Top officials in Thailand are seeking to tighten the nation’s gun laws after a former police officer killed 36 people, including 24 children, in one of the country’s worst mass slaughters in recent memory.
The Oct 6. massacre at a day-care center took place in a country that already had relatively restrictive regulations on firearms. There is no automatic right to own a gun, and permits are not allowed for people who have been convicted of serious crimes, those who have been deemed mentally ill or people with no income. Each gun requires a permit, and applicants must explain why they seek a license.
But Thai civilians still hold an estimated 10.3 million legal and illegal guns, according to the 2018 Small Arms Survey, the most of any country in Southeast Asia, and gun-control efforts have been challenged by significant smuggling. Guns have reportedly crossed Thailand’s border as a spillover from Myanmar’s civil war, and Bangkok has been battling an armed insurgency in the country’s south for decades. Government officials, who can purchase firearms at a discount, also have a relatively easy path to obtaining guns.
Concerns about access to weapons came to the fore after last week’s knife-and-gun rampage. Its death toll exceeded that of the 2012 shooting at an elementary school in Newtown, Conn., where a gunman killed 26, including 20 children. The Thai attacker had been fired from the police force after being caught with amphetamines, authorities said. He killed dozens and wounded many more at a day-care center in the rural northeastern region of Nong Bua Lamphu before killing his wife, their 3-year-old son and himself in his home.
Thailand has long struggled with small-scale gun violence but was still “rocked to its core” by the attack, said Phil Robertson, deputy director of the Human Rights Watch’s Asia Division. “But there have been so many guns in Thailand — this place has been awash with guns for years. … I’m not surprised this is finally happening.”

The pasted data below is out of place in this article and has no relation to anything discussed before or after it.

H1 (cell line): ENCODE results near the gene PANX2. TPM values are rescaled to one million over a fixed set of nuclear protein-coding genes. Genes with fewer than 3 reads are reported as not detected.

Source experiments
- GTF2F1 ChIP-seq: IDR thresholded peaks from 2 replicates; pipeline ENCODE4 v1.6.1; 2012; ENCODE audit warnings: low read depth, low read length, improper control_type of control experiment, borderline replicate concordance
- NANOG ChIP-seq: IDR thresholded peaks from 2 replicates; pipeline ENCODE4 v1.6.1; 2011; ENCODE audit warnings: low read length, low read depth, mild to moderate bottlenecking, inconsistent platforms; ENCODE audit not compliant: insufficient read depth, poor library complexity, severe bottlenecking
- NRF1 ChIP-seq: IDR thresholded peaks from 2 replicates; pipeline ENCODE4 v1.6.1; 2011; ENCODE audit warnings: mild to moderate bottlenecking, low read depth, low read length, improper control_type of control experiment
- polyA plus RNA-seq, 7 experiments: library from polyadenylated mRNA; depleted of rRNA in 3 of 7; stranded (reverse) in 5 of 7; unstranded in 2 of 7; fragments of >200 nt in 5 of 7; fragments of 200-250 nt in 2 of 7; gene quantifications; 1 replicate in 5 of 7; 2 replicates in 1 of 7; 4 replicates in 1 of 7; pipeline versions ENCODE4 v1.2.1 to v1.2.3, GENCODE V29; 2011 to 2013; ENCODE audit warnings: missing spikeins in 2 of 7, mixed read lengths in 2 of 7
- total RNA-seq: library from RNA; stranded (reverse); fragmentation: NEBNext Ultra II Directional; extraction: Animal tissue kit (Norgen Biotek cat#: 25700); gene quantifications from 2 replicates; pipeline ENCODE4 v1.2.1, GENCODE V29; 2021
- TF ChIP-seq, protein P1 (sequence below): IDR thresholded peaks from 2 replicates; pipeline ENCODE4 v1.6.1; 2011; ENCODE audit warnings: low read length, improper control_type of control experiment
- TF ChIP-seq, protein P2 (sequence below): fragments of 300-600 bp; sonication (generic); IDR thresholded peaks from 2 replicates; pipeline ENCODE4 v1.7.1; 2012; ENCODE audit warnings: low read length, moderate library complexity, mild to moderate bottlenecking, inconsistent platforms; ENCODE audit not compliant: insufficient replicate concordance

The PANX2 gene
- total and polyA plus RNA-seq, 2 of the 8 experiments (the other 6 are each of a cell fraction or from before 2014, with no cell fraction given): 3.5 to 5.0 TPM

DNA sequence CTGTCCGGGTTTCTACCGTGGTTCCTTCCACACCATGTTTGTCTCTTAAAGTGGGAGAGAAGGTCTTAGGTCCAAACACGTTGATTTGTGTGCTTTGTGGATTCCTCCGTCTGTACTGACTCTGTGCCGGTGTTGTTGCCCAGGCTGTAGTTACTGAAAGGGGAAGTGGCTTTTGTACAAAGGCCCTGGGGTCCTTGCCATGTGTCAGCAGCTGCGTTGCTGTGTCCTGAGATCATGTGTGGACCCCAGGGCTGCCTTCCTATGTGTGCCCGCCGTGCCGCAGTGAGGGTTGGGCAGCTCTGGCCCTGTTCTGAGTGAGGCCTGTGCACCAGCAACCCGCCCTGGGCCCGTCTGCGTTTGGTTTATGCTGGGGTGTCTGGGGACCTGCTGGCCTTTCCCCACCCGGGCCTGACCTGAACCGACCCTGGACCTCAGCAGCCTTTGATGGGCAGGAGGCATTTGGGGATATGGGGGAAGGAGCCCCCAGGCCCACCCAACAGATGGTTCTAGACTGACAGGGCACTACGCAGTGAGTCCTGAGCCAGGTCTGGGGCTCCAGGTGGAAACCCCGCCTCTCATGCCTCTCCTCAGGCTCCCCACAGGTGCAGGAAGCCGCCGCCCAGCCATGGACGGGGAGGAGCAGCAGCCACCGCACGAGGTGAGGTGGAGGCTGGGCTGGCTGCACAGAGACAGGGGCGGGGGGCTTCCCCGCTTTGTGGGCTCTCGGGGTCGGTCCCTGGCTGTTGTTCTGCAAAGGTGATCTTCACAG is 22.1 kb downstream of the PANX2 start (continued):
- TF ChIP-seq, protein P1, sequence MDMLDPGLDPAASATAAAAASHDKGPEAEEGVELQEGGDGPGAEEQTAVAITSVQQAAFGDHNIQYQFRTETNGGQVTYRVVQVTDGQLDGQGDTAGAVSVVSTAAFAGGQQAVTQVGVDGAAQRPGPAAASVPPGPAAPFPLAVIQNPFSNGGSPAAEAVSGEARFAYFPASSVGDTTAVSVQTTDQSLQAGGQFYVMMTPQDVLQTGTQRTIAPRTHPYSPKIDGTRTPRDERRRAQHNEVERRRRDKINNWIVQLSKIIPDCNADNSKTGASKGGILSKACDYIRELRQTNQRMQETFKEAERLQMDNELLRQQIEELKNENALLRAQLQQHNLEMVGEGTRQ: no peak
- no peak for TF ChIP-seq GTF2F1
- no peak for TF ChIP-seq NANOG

Corrupt government officials are suspected of contributing to the spread of illegal guns. Earlier this year, a senior local official was arrested on suspicion of trafficking hundreds of firearms and thousands of rounds of ammunition, Thai media reported. The Oct. 6 shooting is the second high-profile massacre perpetrated by a person with security force ties since early 2020, when a soldier fired rounds into a Buddhist temple, a mall and other public spaces, killing dozens.
Thailand logged roughly three firearm-related deaths per 100,000 people in 2019, according to the Institute for Health Metrics and Evaluation, against about four for the United States.
“There is an increasing trend of gun violence, but policies for controlling both legal and illegal access to guns are not concretely formalized,” said Krisanaphong Poothakool, a professor at Rangsit University, near Bangkok, who served in the Royal Thai Police for more than two decades.
After the Oct. 6 shooting, authorities moved to recall guns from officials who have misused them or behaved aggressively on duty, the state-affiliated Thai News Agency reported. Officials with gun licenses will also need to undergo regular mental health review under the new plans.
But it remains to be seen whether the new measures will amount to a serious effort to tackle firearm smuggling and gun violence. At a cabinet meeting on Wednesday, Prayuth, the prime minister, emphasized the purported role of narcotics in last week’s rampage — police at first said the shooter was on drugs, though an initial autopsy reportedly found no traces — even as he pledged to better enforce gun laws, the Bangkok Post reported.
“This will be a watershed moment in Thailand’s history because of what happened and where they’re going to go from here,” said Jeffrey Simon, a terrorism expert at the University of California at Los Angeles. “We have seen this sort of shock occur, unfortunately, in many other countries.”
Kasulis Cho reported from Seoul. Vasapa reported from Nakhon Ratchasima, Thailand.